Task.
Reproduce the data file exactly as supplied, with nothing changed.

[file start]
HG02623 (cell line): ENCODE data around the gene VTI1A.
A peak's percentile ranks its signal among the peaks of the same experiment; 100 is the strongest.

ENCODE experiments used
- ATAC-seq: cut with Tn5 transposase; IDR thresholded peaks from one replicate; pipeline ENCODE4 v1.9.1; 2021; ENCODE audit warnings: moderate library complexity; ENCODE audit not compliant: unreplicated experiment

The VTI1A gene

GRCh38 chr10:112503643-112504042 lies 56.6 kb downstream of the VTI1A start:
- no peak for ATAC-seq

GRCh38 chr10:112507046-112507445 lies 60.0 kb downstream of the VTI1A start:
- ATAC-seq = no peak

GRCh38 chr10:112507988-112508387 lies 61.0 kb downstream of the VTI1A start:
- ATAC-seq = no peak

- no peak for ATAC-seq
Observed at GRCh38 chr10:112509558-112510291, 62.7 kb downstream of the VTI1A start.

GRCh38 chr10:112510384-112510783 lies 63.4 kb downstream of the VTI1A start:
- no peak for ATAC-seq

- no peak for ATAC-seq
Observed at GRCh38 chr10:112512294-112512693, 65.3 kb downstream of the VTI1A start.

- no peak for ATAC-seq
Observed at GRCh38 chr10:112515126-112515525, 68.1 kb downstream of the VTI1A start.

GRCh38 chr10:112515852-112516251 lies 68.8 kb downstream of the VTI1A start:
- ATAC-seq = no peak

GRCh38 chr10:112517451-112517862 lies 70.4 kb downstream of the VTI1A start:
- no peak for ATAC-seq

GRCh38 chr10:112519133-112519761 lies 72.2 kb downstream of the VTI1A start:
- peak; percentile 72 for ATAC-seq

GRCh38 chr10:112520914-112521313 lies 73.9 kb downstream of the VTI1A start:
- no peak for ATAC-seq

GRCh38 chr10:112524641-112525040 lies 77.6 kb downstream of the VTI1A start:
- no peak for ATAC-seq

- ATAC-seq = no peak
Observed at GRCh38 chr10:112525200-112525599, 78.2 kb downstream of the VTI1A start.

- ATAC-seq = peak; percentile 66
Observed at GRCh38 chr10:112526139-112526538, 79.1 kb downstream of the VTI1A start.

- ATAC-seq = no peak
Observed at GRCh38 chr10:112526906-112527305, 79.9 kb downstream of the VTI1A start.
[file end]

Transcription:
HG02623 (cell line): ENCODE data around the gene VTI1A.
A peak's percentile ranks its signal among the peaks of the same experiment; 100 is the strongest.

ENCODE experiments used
- ATAC-seq: cut with Tn5 transposase; IDR thresholded peaks from one replicate; pipeline ENCODE4 v1.9.1; 2021; ENCODE audit warnings: moderate library complexity; ENCODE audit not compliant: unreplicated experiment

The VTI1A gene

GRCh38 chr10:112503643-112504042 lies 56.6 kb downstream of the VTI1A start:
- no peak for ATAC-seq

GRCh38 chr10:112507046-112507445 lies 60.0 kb downstream of the VTI1A start:
- ATAC-seq = no peak

GRCh38 chr10:112507988-112508387 lies 61.0 kb downstream of the VTI1A start:
- ATAC-seq = no peak

- no peak for ATAC-seq
Observed at GRCh38 chr10:112509558-112510291, 62.7 kb downstream of the VTI1A start.

GRCh38 chr10:112510384-112510783 lies 63.4 kb downstream of the VTI1A start:
- no peak for ATAC-seq

- no peak for ATAC-seq
Observed at GRCh38 chr10:112512294-112512693, 65.3 kb downstream of the VTI1A start.

- no peak for ATAC-seq
Observed at GRCh38 chr10:112515126-112515525, 68.1 kb downstream of the VTI1A start.

GRCh38 chr10:112515852-112516251 lies 68.8 kb downstream of the VTI1A start:
- ATAC-seq = no peak

GRCh38 chr10:112517451-112517862 lies 70.4 kb downstream of the VTI1A start:
- no peak for ATAC-seq

GRCh38 chr10:112519133-112519761 lies 72.2 kb downstream of the VTI1A start:
- peak; percentile 72 for ATAC-seq

GRCh38 chr10:112520914-112521313 lies 73.9 kb downstream of the VTI1A start:
- no peak for ATAC-seq

GRCh38 chr10:112524641-112525040 lies 77.6 kb downstream of the VTI1A start:
- no peak for ATAC-seq

- ATAC-seq = no peak
Observed at GRCh38 chr10:112525200-112525599, 78.2 kb downstream of the VTI1A start.

- ATAC-seq = peak; percentile 66
Observed at GRCh38 chr10:112526139-112526538, 79.1 kb downstream of the VTI1A start.

- ATAC-seq = no peak
Observed at GRCh38 chr10:112526906-112527305, 79.9 kb downstream of the VTI1A start.